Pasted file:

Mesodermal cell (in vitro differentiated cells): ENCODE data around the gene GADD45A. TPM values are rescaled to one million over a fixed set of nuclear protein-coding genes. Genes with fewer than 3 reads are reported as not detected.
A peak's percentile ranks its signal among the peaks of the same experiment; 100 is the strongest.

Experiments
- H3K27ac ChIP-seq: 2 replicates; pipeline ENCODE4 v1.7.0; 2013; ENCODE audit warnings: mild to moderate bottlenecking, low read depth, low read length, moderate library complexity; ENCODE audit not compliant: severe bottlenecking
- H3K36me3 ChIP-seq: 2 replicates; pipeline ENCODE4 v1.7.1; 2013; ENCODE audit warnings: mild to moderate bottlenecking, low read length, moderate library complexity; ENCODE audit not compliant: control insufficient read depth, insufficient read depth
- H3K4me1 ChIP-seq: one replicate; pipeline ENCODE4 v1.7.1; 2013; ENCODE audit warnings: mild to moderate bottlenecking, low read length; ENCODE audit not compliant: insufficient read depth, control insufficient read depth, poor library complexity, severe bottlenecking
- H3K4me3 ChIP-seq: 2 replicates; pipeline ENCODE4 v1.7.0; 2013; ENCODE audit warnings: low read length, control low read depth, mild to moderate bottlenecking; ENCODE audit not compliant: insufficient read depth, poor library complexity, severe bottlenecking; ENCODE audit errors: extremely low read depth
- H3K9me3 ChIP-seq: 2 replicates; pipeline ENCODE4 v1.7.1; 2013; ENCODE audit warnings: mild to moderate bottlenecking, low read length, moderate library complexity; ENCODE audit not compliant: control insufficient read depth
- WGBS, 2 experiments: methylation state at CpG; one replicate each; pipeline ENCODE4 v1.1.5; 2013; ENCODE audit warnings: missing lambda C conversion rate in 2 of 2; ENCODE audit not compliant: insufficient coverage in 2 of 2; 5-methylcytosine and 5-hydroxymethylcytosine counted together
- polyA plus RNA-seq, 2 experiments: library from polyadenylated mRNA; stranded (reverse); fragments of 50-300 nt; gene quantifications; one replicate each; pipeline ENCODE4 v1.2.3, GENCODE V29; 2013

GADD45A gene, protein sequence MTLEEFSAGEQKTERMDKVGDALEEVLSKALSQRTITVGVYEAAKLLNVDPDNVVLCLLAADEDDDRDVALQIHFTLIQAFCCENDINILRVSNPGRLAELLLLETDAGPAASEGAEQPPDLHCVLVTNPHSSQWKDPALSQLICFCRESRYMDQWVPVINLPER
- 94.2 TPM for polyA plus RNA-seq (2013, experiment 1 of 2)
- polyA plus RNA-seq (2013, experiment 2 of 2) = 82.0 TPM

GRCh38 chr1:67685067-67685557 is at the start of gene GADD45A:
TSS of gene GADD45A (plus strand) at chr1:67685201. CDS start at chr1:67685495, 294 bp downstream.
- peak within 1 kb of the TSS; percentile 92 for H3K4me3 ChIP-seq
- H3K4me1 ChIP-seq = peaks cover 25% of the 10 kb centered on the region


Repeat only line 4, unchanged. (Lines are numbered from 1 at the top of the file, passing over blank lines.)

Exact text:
- H3K27ac ChIP-seq: 2 replicates; pipeline ENCODE4 v1.7.0; 2013; ENCODE audit warnings: mild to moderate bottlenecking, low read depth, low read length, moderate library complexity; ENCODE audit not compliant: severe bottlenecking